Date: 2005, Updated 2006, Re-updated July 2012

Thanks to Dave Roberts for his assistance and the use of his machine.

Important updates at the end of this article or click here and here.

Stern's Lord of the Rings is an excellent game and with the latest rules it plays even better than ever.

But there are some hardware problems which need to be addressed if the game is to continue working perfectly. One of these is the wear caused by balls exiting the Paths of the Dead upper playfield.

Here's the problem. Balls can leave the Paths of the Dead in one of three ways: onto the main playfield, onto the left wire ramp or into the Hobbiton area as shown below.

When the ball falls from the upper playfield, it can hit the Arwen plastic below before bouncing onto the plain wood of Hobbiton and it's at these two spots (shown with red dots above) where damage can occur.

The solution? A new clear plastic ramp from David Eisner.

Made from polyester terephthalate modified with glycol, the ramp protects both these areas by providing a path for the ball to roll down from the Paths of the Dead and a clear cover to protect the plain wood in Hobbiton.

The ramp is shipped in a cardboard box protected with expanded foam chips and is supplied with a single mounting screw. When first removing the ramp it seems very fragile due to the thin plastic strip connecting the two parts of the ramp but in practice it seems much sturdier than it looks.

The top end of the ramp has an adhesive strip to keep it in place and prevent horizontal movement. The white part is just a paper strip which peels off to reveal the clear adhesive.

Placing the ramp in position revealed the first problem with installation. With the protector in place, the rest of the ramp doesn't sit properly. Whether this game has the side rail in a strange place I don't know but out came the micrometer to check where the problem lay.

Readings showed how the bend in the connecting piece is a little wider than the space available.

But being made of a plastic that is still quite flexible at room temperature, this didn't prevent the ramp being installed but did mean a little bit of bending was required to get the best fit, resulting in the angled section being bowed slightly. I expect in time the plastic will mould itself to the correct shape anyway.

So we put it in position and got ready to secure it with the supplied gold coloured screw.

Which is where the second problem arose.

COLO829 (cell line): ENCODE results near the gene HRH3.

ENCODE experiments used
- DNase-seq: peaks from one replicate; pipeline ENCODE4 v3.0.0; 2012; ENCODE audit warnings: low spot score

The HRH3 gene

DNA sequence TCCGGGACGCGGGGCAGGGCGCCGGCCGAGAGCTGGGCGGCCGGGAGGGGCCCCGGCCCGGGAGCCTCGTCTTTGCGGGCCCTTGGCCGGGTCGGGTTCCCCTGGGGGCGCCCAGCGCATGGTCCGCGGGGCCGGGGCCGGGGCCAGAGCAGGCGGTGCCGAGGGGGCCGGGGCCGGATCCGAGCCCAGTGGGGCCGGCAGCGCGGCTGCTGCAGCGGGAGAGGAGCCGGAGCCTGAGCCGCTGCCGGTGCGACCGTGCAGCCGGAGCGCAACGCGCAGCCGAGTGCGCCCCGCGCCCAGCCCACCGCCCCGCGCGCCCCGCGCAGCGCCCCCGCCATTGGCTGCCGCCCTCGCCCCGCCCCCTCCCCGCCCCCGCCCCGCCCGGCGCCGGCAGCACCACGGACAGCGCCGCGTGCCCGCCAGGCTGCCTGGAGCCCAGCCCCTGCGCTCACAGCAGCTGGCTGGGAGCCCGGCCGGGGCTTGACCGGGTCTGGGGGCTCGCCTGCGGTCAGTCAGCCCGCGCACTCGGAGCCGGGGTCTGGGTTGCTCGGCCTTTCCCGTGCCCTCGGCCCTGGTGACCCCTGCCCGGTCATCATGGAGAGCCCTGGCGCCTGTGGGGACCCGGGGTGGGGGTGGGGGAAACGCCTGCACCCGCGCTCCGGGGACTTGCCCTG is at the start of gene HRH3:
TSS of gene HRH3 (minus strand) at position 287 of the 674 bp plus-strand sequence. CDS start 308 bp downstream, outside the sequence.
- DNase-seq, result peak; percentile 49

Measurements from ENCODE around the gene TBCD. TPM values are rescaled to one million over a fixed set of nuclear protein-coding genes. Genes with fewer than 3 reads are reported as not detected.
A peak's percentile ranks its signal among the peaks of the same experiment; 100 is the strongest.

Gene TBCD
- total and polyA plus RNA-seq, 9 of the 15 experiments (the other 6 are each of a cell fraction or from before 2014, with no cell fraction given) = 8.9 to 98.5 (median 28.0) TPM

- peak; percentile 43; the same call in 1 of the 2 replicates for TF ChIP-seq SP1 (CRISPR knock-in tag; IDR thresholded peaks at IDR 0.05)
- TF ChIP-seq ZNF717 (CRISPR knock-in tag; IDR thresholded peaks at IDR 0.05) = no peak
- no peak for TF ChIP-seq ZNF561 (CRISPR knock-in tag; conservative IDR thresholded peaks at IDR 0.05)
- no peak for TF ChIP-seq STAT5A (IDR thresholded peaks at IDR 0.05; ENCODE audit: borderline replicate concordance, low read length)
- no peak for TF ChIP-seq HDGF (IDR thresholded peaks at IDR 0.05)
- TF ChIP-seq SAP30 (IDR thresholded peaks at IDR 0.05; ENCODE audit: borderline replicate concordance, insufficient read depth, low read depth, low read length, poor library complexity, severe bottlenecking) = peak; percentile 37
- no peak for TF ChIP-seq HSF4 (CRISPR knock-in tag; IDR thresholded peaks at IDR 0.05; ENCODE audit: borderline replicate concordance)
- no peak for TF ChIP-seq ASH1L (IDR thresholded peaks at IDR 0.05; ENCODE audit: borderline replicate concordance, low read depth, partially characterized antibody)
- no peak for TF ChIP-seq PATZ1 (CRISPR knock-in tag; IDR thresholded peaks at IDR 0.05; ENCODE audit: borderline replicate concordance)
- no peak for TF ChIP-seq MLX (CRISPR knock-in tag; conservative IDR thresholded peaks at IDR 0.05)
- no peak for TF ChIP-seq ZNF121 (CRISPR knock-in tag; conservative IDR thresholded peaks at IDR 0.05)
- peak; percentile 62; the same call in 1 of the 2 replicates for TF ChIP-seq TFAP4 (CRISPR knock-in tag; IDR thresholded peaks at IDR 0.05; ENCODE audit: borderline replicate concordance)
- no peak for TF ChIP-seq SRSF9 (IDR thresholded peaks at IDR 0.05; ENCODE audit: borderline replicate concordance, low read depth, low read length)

The supplied screw head is designed for a square screwdriver. Perhaps square screwdrivers are common in North America but they're certainly not here, and a flat blade or cross-head wouldn't fit so we had to find an alternative.

It transpired that a regular Williams pop bumper cap screw is perfect for the job. It's not gold coloured but then none of the surrounding screws and nuts are gold either so it blends in just as well, if not better.

No pre-drilling is required, you can drive the screw straight into the wooden side rail. It does mean that should you decide to remove it at a later date you will be left with a small hole to fill.

Finally, realising we probably should have done this before, we peeled off the white cover from the adhesive strip and pressed the ramp into place. The adhesive is barely noticeable as you can see below.

And that was it. The ramp/protector was fitted so the only thing left to do was give it a test game to see how it performed.

It looks very smart and could easily be mistaken for a factory installed part. The ball rolled down the ramp correctly and did not affect the behaviour of the ball in the Hobbiton area nor did it cause any obstructions.

Initially we were a little skeptical of the need for this ramp but having seen how quickly damage can occur and how David's product protects these areas and looks great at the same time, we're convinced.

The ramp costs $25 + $5 shipping to anywhere in North America. Other shipping options and destinations are available so see David's website for details.


The first run of these ramps sold out very quickly and a second run has been produced taking into account the criticisms made in the article above.

For starters, the tolerances have been tightened up making the ramp a much better fit with little or no bending required to position in place correctly.

Secondly, the adhesive strip has been replaced with a longer back section containing a second mounting hole. This doesn't require a second screw hole to be made as there is already a screw installed (as you can see below), so it just fits under this.

Next, all the angled joints have been scored and formed correctly, reducing stress on the side pieces and the right-angled arm linking the upper and lower sections.

The scoring produced some plastic swarf along the joints, but this can be easily removed with a small brush so should pose no problem, although it can look a little alarming at first.

Finally, the Robertson square-headed gold screw has been supplemented by a silver coloured standard crosshead screw just like the one we used above. So now the choice of colour and screw style is yours. You've probably got a crosshead screwdriver but just in case, there's a small right-angled variety included in the box to get you going.

The second run of these ramps is just about perfect and has addressed the relatively minor issues we raised to make a good product even better and a must-have for all LOTR owners.


David has since stopped making these ramps, but Scott Milgate in Australia obtained the rights to make them and has produced a new, sturdier version.

He was originally selling these himself through Ebay, but has now sold out of the initial run. They are, however, currently available from RTBB in Australia, priced at AU$55.00.

They can be a bit hard to find, so you can get to the product with this link.

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